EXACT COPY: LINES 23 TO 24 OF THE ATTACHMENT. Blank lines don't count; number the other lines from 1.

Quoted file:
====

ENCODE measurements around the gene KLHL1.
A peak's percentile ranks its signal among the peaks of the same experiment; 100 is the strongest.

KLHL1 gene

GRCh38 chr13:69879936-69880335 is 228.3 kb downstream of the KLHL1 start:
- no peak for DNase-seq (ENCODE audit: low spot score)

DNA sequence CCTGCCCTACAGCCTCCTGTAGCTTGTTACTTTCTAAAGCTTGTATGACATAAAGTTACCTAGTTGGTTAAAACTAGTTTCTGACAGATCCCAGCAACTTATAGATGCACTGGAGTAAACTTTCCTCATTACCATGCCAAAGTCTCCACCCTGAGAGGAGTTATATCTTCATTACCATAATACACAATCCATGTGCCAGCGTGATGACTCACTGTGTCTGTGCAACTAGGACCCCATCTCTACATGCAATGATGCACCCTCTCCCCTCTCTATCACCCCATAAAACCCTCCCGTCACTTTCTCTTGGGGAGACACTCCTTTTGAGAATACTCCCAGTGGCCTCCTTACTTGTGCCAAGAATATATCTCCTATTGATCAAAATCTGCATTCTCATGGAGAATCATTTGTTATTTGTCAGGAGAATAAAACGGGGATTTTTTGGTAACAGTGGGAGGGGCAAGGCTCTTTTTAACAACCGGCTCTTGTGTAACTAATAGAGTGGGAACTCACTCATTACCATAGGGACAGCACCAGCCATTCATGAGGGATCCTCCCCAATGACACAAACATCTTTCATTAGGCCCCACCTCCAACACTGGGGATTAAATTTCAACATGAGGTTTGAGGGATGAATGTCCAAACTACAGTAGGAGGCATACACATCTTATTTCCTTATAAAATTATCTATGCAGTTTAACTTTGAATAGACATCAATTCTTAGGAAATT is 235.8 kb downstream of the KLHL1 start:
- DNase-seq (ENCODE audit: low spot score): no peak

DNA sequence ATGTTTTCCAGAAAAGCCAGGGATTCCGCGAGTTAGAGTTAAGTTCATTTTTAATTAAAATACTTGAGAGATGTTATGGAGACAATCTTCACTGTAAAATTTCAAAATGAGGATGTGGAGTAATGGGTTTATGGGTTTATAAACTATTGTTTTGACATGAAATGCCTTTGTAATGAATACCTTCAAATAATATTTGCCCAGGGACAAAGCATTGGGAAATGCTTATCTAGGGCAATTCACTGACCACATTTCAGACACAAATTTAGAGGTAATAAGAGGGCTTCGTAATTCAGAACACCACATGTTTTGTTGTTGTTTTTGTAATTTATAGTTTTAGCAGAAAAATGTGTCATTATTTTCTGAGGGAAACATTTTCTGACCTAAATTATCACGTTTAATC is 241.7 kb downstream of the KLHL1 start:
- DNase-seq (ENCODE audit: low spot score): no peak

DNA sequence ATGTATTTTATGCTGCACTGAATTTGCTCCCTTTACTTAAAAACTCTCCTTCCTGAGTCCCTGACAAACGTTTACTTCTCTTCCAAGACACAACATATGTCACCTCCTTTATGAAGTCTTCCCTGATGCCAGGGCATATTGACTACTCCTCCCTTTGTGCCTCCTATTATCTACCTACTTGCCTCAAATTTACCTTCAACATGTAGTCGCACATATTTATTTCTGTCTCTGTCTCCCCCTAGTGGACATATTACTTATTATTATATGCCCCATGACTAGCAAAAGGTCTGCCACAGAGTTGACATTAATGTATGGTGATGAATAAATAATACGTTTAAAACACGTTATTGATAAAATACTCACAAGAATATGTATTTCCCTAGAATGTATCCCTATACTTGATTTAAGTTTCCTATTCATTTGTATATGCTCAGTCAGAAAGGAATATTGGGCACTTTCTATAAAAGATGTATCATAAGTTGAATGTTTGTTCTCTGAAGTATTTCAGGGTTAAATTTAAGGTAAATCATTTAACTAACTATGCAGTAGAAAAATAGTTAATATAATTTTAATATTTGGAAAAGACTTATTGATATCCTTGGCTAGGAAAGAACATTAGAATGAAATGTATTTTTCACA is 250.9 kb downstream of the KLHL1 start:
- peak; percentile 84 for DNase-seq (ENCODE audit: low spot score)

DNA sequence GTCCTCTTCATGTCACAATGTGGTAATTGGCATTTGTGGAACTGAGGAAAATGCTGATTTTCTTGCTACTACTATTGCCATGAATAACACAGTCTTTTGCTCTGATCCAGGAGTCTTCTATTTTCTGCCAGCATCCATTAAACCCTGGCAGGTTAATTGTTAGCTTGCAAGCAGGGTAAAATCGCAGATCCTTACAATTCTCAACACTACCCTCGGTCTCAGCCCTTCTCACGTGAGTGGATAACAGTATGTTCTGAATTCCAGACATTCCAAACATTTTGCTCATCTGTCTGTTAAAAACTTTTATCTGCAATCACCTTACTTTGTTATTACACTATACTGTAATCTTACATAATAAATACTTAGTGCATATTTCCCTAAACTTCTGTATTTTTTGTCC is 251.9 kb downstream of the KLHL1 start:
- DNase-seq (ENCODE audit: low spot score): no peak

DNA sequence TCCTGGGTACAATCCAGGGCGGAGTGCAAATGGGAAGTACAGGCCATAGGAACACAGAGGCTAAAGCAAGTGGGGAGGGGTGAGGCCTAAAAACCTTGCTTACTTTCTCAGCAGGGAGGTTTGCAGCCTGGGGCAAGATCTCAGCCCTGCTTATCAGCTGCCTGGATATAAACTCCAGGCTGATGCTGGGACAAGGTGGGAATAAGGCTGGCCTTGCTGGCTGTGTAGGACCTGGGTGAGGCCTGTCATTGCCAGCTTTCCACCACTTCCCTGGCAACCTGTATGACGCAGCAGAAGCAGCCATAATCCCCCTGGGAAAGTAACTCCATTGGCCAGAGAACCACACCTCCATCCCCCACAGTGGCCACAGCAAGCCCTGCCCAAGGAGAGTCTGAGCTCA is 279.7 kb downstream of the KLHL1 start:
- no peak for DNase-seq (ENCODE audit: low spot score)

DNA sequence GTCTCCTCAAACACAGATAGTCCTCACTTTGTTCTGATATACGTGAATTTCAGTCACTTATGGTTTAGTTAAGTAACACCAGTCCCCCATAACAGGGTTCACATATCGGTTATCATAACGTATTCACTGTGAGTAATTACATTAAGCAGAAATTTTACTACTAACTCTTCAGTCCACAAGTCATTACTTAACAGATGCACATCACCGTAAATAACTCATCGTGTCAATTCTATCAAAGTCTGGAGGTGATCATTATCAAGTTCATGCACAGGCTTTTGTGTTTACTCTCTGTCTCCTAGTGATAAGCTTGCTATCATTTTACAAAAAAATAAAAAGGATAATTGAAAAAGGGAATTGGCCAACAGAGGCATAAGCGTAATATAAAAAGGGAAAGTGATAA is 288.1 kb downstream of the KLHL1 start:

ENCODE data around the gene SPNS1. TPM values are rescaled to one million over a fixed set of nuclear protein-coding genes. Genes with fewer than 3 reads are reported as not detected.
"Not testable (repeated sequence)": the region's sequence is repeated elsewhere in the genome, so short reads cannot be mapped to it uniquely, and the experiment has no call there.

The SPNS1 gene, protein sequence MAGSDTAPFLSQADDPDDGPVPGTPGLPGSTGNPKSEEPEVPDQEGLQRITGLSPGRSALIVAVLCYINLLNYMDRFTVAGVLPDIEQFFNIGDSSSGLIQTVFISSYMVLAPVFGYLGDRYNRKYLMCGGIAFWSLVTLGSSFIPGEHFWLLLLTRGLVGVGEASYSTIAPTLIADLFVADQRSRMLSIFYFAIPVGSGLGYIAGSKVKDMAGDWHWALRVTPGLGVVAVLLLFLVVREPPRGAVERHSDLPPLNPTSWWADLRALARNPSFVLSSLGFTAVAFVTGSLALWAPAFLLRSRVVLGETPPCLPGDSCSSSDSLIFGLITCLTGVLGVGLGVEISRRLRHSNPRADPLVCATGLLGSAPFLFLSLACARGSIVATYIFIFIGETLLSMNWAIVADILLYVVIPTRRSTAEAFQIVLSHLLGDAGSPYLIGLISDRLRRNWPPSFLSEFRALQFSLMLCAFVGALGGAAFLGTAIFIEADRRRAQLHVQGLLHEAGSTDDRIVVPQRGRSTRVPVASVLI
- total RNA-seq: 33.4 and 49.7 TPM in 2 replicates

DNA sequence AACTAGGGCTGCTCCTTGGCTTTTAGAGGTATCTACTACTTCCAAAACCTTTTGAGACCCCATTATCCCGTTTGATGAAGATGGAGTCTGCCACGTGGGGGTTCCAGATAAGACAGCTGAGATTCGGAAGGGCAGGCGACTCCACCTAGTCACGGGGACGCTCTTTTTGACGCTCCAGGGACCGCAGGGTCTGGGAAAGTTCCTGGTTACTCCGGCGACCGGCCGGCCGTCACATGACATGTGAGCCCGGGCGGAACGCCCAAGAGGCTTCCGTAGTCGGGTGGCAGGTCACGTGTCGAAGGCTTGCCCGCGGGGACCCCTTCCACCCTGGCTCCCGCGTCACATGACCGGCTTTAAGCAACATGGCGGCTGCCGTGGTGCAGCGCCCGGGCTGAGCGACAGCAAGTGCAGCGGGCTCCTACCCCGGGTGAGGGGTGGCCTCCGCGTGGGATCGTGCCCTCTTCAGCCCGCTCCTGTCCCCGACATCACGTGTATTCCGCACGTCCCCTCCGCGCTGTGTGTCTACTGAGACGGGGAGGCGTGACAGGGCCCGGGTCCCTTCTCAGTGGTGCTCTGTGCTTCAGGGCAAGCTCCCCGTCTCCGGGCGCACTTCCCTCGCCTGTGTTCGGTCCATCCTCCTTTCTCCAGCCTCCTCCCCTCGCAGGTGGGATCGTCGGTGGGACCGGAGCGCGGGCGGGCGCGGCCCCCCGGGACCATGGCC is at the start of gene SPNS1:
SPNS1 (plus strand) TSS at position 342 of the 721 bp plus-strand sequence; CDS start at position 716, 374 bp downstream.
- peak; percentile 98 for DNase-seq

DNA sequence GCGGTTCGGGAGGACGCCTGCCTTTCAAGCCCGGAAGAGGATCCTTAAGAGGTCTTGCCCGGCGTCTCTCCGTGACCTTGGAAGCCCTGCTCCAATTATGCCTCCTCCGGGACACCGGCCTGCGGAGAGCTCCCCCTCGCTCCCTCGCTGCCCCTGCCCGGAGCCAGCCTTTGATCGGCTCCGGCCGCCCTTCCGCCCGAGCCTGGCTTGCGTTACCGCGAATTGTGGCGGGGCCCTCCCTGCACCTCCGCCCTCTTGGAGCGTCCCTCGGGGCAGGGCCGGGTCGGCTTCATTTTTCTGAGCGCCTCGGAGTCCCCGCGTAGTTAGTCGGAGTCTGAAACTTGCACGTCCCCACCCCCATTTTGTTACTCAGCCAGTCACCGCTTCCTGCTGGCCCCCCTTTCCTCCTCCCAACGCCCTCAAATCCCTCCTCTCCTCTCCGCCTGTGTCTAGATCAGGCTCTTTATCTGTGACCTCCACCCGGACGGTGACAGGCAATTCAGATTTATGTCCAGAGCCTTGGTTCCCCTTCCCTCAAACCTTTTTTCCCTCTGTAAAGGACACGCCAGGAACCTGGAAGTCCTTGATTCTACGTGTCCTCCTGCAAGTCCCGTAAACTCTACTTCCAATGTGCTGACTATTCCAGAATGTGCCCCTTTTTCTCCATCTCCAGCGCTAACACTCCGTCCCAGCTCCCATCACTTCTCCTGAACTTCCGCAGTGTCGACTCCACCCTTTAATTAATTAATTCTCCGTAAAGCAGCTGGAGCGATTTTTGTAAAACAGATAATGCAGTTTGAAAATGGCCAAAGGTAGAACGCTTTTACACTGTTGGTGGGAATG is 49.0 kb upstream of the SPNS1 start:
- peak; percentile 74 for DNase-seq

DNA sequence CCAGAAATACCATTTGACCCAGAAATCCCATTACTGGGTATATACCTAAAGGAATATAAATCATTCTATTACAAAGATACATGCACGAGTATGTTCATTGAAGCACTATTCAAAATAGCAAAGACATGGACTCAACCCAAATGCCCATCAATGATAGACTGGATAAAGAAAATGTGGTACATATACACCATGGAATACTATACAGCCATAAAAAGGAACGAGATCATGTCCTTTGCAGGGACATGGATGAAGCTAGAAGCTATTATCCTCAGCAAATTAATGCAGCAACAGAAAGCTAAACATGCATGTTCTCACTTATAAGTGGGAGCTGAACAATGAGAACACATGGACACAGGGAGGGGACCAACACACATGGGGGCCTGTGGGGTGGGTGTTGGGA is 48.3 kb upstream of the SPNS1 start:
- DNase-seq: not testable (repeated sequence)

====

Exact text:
- peak; percentile 98 for DNase-seq

DNA sequence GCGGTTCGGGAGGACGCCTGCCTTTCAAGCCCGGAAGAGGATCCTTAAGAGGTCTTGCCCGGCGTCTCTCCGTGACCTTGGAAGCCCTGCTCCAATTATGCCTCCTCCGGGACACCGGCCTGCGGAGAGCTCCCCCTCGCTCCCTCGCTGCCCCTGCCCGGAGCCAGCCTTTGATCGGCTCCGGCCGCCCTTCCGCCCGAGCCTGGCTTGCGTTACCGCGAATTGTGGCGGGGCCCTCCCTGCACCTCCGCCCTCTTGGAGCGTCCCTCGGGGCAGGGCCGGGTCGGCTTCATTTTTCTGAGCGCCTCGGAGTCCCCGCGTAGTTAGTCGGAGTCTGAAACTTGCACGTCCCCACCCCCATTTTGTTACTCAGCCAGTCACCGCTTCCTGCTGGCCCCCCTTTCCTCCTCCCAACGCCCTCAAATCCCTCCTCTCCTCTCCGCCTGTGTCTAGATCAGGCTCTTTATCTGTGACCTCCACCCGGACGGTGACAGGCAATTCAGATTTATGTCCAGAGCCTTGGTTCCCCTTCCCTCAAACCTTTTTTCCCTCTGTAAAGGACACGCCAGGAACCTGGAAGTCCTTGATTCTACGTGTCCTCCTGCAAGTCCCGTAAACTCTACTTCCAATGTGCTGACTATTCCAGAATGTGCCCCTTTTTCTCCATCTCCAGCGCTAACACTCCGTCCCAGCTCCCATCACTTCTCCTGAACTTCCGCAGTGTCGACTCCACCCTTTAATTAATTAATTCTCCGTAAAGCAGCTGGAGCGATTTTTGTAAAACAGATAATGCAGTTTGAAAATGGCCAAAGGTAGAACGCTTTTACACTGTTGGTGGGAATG is 49.0 kb upstream of the SPNS1 start: